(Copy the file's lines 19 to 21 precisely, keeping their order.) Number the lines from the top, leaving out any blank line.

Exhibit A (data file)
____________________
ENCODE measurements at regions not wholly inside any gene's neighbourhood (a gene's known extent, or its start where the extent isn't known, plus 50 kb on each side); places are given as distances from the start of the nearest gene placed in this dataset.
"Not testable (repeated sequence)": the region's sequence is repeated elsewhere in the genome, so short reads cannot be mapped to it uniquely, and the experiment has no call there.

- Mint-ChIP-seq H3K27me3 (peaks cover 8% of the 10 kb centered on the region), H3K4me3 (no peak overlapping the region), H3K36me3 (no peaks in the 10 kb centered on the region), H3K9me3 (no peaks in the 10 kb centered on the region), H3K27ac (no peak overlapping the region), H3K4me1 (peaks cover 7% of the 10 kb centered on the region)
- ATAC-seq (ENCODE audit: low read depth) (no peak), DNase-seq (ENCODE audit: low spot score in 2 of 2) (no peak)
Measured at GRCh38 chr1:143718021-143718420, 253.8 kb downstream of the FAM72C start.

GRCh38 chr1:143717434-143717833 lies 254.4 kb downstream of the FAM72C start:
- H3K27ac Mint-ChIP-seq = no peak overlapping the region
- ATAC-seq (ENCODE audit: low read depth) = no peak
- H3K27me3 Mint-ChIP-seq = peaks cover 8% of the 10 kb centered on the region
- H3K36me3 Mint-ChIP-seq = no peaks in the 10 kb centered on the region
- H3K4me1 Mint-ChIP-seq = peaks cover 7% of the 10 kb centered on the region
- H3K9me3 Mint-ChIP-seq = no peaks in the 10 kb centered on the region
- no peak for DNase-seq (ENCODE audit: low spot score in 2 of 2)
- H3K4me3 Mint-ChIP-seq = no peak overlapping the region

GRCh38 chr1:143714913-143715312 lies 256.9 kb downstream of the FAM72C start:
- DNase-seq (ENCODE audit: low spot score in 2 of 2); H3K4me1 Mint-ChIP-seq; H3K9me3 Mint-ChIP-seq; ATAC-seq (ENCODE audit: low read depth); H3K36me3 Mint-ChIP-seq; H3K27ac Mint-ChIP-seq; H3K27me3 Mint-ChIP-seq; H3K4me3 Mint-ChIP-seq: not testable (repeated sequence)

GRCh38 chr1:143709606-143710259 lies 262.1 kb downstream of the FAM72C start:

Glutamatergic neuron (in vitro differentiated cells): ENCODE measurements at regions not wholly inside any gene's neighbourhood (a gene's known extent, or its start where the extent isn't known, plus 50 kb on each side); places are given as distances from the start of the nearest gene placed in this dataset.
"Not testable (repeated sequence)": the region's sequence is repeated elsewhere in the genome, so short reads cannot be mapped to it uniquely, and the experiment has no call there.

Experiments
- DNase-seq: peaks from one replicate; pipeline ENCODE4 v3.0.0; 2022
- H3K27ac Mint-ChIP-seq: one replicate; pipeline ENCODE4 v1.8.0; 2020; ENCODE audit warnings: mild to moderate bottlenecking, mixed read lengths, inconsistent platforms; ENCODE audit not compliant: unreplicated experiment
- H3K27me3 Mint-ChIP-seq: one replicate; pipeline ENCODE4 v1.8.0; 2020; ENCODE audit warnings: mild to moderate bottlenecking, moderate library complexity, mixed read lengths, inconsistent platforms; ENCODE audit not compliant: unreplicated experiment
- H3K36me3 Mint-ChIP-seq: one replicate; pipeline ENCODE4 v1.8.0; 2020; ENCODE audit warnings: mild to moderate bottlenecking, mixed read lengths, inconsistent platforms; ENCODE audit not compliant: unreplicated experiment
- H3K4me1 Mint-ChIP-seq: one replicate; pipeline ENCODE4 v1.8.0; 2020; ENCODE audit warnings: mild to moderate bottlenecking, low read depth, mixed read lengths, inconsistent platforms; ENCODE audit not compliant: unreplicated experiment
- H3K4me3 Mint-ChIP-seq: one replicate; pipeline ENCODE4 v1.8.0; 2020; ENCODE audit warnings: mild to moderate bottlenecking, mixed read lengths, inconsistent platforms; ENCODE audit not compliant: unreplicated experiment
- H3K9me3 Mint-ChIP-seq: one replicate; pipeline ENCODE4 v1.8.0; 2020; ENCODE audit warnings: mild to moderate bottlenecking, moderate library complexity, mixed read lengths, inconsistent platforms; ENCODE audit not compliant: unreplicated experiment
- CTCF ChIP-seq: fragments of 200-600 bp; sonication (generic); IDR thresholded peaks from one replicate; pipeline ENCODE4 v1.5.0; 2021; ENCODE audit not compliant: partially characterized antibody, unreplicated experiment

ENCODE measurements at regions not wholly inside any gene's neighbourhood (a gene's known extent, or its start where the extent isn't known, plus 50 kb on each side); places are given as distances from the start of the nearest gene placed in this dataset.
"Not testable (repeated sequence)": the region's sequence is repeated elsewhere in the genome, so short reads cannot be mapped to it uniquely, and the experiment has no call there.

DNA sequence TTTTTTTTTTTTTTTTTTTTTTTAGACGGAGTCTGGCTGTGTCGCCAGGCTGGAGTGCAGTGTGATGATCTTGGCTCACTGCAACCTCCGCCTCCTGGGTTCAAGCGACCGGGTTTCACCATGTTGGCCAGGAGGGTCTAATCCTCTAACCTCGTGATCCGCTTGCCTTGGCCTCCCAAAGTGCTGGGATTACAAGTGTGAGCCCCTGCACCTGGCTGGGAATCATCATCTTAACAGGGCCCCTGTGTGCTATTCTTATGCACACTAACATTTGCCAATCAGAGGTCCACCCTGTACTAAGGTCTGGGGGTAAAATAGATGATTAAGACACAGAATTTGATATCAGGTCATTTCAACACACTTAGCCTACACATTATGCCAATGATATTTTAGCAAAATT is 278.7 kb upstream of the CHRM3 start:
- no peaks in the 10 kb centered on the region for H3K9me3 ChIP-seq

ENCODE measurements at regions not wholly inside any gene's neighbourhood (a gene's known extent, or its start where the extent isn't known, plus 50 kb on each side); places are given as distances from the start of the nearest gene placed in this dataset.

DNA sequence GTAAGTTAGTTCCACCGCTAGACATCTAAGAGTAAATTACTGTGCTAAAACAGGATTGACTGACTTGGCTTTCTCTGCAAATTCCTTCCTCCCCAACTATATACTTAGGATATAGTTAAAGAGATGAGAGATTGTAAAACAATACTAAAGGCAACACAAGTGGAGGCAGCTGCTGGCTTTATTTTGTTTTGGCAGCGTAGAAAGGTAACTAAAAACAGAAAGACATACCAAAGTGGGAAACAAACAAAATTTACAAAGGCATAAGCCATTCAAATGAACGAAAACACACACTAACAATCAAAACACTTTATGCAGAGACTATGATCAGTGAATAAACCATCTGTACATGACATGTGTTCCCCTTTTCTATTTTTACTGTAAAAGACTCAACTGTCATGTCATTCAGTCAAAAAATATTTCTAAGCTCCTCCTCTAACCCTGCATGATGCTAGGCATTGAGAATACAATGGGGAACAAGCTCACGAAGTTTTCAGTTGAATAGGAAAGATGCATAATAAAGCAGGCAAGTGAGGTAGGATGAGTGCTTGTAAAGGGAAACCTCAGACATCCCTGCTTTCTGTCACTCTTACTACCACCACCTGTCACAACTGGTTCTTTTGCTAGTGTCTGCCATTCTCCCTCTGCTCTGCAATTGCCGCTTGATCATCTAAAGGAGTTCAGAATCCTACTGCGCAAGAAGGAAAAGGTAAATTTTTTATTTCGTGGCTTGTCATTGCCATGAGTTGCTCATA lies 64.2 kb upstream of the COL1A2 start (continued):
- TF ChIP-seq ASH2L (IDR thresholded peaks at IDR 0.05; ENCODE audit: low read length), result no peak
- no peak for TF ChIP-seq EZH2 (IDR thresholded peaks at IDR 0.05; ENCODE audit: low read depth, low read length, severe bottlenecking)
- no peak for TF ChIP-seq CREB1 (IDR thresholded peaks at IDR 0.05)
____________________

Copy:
"Not testable (repeated sequence)": the region's sequence is repeated elsewhere in the genome, so short reads cannot be mapped to it uniquely, and the experiment has no call there.

Experiments
- DNase-seq: peaks from one replicate; pipeline ENCODE4 v3.0.0; 2022